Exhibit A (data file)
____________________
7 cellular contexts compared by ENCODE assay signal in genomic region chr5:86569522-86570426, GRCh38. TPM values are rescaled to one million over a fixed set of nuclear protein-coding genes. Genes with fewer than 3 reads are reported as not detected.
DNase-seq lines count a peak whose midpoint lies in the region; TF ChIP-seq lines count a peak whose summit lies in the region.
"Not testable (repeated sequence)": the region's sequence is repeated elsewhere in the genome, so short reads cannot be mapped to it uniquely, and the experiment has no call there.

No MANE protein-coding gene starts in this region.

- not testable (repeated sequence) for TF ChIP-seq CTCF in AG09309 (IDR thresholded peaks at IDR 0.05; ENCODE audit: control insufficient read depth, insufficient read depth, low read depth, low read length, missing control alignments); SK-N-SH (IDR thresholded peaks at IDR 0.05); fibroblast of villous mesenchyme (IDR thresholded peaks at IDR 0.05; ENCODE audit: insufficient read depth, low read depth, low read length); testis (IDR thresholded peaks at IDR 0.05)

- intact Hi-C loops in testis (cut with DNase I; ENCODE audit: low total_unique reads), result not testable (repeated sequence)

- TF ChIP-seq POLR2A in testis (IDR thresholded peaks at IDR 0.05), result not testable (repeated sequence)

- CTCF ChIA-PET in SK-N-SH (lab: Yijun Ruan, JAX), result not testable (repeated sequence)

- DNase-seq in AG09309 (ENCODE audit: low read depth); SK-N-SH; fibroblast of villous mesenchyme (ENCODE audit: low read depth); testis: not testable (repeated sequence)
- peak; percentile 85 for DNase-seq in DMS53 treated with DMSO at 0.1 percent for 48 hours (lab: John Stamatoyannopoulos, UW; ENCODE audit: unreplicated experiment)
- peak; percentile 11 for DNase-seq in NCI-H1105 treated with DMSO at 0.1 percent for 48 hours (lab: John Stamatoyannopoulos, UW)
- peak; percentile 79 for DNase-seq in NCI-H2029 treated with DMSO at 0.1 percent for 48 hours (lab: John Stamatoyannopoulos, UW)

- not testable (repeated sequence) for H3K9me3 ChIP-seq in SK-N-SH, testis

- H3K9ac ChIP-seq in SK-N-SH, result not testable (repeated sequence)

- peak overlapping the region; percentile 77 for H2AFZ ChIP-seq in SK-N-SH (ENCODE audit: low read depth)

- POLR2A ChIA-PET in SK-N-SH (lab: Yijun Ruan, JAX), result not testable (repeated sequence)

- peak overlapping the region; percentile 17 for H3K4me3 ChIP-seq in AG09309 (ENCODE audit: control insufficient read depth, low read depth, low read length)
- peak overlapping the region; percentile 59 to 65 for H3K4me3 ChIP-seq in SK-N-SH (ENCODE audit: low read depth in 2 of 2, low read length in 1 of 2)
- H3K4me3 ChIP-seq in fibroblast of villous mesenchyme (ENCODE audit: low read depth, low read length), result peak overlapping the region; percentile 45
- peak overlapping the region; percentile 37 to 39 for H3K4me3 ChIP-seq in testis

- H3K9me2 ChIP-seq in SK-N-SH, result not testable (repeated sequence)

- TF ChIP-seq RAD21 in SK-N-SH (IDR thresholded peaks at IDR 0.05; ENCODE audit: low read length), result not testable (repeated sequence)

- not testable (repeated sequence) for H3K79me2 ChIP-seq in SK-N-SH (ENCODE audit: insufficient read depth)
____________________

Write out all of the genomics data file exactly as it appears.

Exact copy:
7 cellular contexts compared by ENCODE assay signal in genomic region chr5:86569522-86570426, GRCh38. TPM values are rescaled to one million over a fixed set of nuclear protein-coding genes. Genes with fewer than 3 reads are reported as not detected.
DNase-seq lines count a peak whose midpoint lies in the region; TF ChIP-seq lines count a peak whose summit lies in the region.
"Not testable (repeated sequence)": the region's sequence is repeated elsewhere in the genome, so short reads cannot be mapped to it uniquely, and the experiment has no call there.

No MANE protein-coding gene starts in this region.

- not testable (repeated sequence) for TF ChIP-seq CTCF in AG09309 (IDR thresholded peaks at IDR 0.05; ENCODE audit: control insufficient read depth, insufficient read depth, low read depth, low read length, missing control alignments); SK-N-SH (IDR thresholded peaks at IDR 0.05); fibroblast of villous mesenchyme (IDR thresholded peaks at IDR 0.05; ENCODE audit: insufficient read depth, low read depth, low read length); testis (IDR thresholded peaks at IDR 0.05)

- intact Hi-C loops in testis (cut with DNase I; ENCODE audit: low total_unique reads), result not testable (repeated sequence)

- TF ChIP-seq POLR2A in testis (IDR thresholded peaks at IDR 0.05), result not testable (repeated sequence)

- CTCF ChIA-PET in SK-N-SH (lab: Yijun Ruan, JAX), result not testable (repeated sequence)

- DNase-seq in AG09309 (ENCODE audit: low read depth); SK-N-SH; fibroblast of villous mesenchyme (ENCODE audit: low read depth); testis: not testable (repeated sequence)
- peak; percentile 85 for DNase-seq in DMS53 treated with DMSO at 0.1 percent for 48 hours (lab: John Stamatoyannopoulos, UW; ENCODE audit: unreplicated experiment)
- peak; percentile 11 for DNase-seq in NCI-H1105 treated with DMSO at 0.1 percent for 48 hours (lab: John Stamatoyannopoulos, UW)
- peak; percentile 79 for DNase-seq in NCI-H2029 treated with DMSO at 0.1 percent for 48 hours (lab: John Stamatoyannopoulos, UW)

- not testable (repeated sequence) for H3K9me3 ChIP-seq in SK-N-SH, testis

- H3K9ac ChIP-seq in SK-N-SH, result not testable (repeated sequence)

- peak overlapping the region; percentile 77 for H2AFZ ChIP-seq in SK-N-SH (ENCODE audit: low read depth)

- POLR2A ChIA-PET in SK-N-SH (lab: Yijun Ruan, JAX), result not testable (repeated sequence)

- peak overlapping the region; percentile 17 for H3K4me3 ChIP-seq in AG09309 (ENCODE audit: control insufficient read depth, low read depth, low read length)
- peak overlapping the region; percentile 59 to 65 for H3K4me3 ChIP-seq in SK-N-SH (ENCODE audit: low read depth in 2 of 2, low read length in 1 of 2)
- H3K4me3 ChIP-seq in fibroblast of villous mesenchyme (ENCODE audit: low read depth, low read length), result peak overlapping the region; percentile 45
- peak overlapping the region; percentile 37 to 39 for H3K4me3 ChIP-seq in testis

- H3K9me2 ChIP-seq in SK-N-SH, result not testable (repeated sequence)

- TF ChIP-seq RAD21 in SK-N-SH (IDR thresholded peaks at IDR 0.05; ENCODE audit: low read length), result not testable (repeated sequence)

- not testable (repeated sequence) for H3K79me2 ChIP-seq in SK-N-SH (ENCODE audit: insufficient read depth)